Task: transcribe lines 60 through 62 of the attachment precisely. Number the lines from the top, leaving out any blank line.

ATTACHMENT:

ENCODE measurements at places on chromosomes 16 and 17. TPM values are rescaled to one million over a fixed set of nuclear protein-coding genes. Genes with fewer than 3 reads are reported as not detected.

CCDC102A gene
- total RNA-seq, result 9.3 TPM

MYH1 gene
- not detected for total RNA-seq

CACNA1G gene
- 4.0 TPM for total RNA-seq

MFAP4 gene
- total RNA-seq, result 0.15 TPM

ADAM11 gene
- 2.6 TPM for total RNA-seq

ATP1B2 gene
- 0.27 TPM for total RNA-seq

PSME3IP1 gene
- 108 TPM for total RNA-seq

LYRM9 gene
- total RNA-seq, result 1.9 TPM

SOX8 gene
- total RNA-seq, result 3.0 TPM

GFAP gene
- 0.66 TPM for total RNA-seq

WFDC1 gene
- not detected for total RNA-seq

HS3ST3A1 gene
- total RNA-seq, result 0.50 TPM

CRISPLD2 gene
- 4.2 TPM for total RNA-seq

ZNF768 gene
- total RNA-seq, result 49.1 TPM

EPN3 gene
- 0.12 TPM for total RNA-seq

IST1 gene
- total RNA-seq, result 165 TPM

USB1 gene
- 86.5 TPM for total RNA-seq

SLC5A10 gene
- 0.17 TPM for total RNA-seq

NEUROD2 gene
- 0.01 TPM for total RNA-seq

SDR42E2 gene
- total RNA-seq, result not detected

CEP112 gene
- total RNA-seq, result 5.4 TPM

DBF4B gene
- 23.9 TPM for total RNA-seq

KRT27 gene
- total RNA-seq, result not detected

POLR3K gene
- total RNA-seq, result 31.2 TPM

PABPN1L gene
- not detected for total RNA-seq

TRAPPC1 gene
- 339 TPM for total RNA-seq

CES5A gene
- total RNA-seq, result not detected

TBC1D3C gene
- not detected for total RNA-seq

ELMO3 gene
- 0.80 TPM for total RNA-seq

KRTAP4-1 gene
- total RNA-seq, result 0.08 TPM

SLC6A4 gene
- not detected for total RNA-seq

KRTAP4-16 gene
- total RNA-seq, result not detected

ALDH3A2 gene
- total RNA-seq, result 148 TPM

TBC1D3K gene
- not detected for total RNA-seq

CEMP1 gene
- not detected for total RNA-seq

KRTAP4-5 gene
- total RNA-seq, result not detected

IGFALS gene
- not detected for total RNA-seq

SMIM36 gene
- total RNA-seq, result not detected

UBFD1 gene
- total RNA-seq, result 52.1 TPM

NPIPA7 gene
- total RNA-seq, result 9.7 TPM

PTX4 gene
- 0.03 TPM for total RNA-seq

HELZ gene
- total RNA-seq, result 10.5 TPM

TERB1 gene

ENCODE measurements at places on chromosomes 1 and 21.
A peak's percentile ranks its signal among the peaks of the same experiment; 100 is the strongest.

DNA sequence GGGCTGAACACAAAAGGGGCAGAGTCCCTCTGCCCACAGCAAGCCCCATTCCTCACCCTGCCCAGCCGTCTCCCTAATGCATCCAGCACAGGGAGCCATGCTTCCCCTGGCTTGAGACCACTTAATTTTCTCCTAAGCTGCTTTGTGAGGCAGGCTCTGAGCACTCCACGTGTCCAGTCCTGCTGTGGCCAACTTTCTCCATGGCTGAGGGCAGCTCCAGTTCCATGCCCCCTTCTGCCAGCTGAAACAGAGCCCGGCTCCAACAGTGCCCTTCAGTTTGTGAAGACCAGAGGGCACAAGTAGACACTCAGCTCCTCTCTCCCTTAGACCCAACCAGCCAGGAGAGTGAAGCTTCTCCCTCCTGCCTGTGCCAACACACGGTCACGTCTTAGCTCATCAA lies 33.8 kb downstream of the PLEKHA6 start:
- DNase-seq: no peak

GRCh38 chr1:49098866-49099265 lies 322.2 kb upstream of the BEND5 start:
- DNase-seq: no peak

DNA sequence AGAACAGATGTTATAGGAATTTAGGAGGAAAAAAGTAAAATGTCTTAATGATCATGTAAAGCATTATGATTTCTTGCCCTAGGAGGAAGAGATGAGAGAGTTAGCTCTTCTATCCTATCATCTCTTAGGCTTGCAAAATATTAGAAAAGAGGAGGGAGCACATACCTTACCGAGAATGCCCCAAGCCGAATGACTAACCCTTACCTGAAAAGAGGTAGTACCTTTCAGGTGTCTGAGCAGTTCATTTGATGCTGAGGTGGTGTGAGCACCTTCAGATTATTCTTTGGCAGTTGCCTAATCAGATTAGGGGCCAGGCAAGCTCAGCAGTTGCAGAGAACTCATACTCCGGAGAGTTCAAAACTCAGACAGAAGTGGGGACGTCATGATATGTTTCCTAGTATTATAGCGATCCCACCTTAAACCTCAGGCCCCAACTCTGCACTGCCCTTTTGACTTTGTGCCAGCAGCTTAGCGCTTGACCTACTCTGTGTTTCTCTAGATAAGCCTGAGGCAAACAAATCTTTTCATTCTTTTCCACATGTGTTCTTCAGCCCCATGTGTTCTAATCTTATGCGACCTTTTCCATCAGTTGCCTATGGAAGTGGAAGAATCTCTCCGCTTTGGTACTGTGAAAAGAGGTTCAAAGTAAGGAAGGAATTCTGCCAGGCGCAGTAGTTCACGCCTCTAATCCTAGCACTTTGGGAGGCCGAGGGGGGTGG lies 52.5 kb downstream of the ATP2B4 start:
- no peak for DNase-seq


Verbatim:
KRTAP4-1 gene
- total RNA-seq, result 0.08 TPM

SLC6A4 gene